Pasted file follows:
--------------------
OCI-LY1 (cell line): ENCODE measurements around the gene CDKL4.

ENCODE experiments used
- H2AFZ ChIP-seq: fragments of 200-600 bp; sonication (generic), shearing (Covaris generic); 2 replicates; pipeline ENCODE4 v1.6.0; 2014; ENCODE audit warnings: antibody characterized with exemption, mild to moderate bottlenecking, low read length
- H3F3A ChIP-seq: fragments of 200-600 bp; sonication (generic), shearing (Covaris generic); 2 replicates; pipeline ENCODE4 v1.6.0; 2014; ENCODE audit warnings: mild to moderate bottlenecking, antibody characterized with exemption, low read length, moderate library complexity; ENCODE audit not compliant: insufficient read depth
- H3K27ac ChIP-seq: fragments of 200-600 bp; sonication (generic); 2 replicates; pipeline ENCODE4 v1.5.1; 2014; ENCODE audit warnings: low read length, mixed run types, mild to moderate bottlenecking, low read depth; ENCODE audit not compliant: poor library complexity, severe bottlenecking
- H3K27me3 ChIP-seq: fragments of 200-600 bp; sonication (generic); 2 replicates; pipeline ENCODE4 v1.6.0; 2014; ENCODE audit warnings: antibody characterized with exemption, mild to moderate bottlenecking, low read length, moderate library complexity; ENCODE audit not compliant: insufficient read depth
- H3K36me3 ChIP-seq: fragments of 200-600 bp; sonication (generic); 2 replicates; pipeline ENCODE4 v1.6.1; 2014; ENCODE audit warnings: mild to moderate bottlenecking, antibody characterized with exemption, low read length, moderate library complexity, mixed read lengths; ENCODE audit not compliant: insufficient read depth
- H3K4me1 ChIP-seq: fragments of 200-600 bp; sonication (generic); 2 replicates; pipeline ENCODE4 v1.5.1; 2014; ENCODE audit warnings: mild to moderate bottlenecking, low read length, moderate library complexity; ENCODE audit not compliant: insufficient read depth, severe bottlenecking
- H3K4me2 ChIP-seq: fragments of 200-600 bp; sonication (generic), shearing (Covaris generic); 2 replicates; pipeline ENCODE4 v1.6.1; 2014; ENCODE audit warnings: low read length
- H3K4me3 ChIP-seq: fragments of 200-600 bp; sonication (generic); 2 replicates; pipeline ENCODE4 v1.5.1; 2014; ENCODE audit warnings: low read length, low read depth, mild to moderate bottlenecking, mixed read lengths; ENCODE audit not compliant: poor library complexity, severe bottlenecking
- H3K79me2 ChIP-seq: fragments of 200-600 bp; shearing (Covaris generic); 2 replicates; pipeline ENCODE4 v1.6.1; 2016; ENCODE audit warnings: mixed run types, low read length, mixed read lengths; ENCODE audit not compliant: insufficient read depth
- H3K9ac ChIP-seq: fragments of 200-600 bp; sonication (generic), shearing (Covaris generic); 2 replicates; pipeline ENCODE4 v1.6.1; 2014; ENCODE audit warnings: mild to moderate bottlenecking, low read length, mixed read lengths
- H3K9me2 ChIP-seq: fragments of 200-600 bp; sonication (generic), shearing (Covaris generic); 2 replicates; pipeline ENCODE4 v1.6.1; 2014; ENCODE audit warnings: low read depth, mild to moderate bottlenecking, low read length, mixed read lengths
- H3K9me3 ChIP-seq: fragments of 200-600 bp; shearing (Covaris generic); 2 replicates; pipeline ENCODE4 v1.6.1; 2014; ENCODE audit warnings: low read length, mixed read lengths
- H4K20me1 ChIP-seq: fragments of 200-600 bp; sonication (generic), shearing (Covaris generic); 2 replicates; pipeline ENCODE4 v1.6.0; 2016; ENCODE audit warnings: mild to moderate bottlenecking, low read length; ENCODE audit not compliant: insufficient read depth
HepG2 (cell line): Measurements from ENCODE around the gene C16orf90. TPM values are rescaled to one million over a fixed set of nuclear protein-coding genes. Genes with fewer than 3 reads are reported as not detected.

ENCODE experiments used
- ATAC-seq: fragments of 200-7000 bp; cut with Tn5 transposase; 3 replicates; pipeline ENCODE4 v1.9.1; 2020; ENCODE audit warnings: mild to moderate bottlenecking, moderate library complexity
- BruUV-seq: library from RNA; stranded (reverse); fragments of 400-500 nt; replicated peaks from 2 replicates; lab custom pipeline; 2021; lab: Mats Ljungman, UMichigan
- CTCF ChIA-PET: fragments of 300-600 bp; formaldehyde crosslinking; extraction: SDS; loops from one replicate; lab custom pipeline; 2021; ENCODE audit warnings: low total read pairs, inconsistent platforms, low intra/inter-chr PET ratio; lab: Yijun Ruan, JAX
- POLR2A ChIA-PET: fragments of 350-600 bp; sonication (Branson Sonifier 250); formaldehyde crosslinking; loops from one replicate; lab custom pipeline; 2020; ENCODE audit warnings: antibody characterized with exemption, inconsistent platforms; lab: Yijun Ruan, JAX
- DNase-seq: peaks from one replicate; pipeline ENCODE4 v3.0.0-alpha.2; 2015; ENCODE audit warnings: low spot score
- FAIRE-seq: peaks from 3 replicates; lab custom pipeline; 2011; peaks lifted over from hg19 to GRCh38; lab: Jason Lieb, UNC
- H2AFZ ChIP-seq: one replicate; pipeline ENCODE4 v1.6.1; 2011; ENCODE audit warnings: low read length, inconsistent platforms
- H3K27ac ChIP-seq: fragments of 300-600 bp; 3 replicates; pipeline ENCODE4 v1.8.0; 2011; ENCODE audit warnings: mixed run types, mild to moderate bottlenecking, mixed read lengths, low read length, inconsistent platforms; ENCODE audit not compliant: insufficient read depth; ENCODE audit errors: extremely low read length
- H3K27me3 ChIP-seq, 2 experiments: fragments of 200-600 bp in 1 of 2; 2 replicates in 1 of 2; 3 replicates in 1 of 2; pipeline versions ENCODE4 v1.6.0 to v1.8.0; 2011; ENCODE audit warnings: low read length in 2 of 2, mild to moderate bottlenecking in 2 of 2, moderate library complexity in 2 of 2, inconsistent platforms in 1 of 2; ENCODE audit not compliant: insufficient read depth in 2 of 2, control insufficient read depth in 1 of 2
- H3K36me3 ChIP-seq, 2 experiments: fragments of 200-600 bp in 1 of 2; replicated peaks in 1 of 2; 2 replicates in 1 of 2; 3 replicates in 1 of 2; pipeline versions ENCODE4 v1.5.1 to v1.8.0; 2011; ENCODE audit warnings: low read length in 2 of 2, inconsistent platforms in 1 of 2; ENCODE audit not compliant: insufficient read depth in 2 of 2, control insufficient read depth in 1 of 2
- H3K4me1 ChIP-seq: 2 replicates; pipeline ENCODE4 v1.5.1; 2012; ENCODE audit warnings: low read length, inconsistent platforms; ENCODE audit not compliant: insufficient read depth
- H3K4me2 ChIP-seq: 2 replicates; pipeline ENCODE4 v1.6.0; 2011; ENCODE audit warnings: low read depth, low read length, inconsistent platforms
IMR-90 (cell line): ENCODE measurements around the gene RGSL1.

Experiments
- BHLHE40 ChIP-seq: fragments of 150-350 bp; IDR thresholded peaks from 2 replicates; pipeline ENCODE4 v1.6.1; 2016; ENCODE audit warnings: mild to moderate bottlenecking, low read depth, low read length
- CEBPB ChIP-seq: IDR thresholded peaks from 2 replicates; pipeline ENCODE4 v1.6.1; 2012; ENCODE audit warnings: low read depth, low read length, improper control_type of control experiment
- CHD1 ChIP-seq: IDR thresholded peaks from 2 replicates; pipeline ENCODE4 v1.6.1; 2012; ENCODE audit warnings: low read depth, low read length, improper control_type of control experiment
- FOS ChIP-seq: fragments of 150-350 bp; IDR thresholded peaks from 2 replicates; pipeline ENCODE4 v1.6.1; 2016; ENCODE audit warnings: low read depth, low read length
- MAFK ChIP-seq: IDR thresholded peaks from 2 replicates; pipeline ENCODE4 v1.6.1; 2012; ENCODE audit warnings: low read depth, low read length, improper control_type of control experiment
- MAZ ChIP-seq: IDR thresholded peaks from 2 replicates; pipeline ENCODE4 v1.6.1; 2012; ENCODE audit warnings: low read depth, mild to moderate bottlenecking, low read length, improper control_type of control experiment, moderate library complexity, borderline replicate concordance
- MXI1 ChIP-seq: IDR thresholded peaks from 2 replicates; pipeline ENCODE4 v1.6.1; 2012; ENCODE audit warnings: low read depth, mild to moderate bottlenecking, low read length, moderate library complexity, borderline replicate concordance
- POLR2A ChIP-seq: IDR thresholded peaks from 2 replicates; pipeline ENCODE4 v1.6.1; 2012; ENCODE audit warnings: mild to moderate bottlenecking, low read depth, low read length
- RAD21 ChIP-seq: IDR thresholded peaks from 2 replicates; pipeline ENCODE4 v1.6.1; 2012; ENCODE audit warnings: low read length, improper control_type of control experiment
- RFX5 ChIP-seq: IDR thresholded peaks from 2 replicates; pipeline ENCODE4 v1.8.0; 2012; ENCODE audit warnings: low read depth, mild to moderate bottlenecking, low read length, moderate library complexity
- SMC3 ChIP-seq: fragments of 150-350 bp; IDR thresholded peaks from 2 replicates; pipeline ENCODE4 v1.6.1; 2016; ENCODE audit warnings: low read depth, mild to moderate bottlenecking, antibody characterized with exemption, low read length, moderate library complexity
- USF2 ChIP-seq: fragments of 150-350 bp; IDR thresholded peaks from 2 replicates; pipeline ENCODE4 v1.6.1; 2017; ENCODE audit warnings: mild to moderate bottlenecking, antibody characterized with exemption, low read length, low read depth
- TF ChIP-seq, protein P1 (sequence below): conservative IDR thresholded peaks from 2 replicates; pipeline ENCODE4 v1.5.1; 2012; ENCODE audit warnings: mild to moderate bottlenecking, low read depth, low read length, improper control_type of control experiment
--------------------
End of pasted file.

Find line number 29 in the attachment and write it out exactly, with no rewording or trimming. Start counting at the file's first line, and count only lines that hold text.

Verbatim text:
- H3K4me2 ChIP-seq: 2 replicates; pipeline ENCODE4 v1.6.0; 2011; ENCODE audit warnings: low read depth, low read length, inconsistent platforms